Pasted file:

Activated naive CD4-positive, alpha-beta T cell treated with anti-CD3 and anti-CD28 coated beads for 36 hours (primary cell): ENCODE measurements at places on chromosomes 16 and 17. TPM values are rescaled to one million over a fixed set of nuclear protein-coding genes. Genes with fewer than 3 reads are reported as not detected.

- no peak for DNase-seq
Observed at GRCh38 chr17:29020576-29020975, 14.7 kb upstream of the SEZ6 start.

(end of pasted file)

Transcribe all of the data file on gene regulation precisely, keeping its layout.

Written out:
Activated naive CD4-positive, alpha-beta T cell treated with anti-CD3 and anti-CD28 coated beads for 36 hours (primary cell): ENCODE measurements at places on chromosomes 16 and 17. TPM values are rescaled to one million over a fixed set of nuclear protein-coding genes. Genes with fewer than 3 reads are reported as not detected.

- no peak for DNase-seq
Observed at GRCh38 chr17:29020576-29020975, 14.7 kb upstream of the SEZ6 start.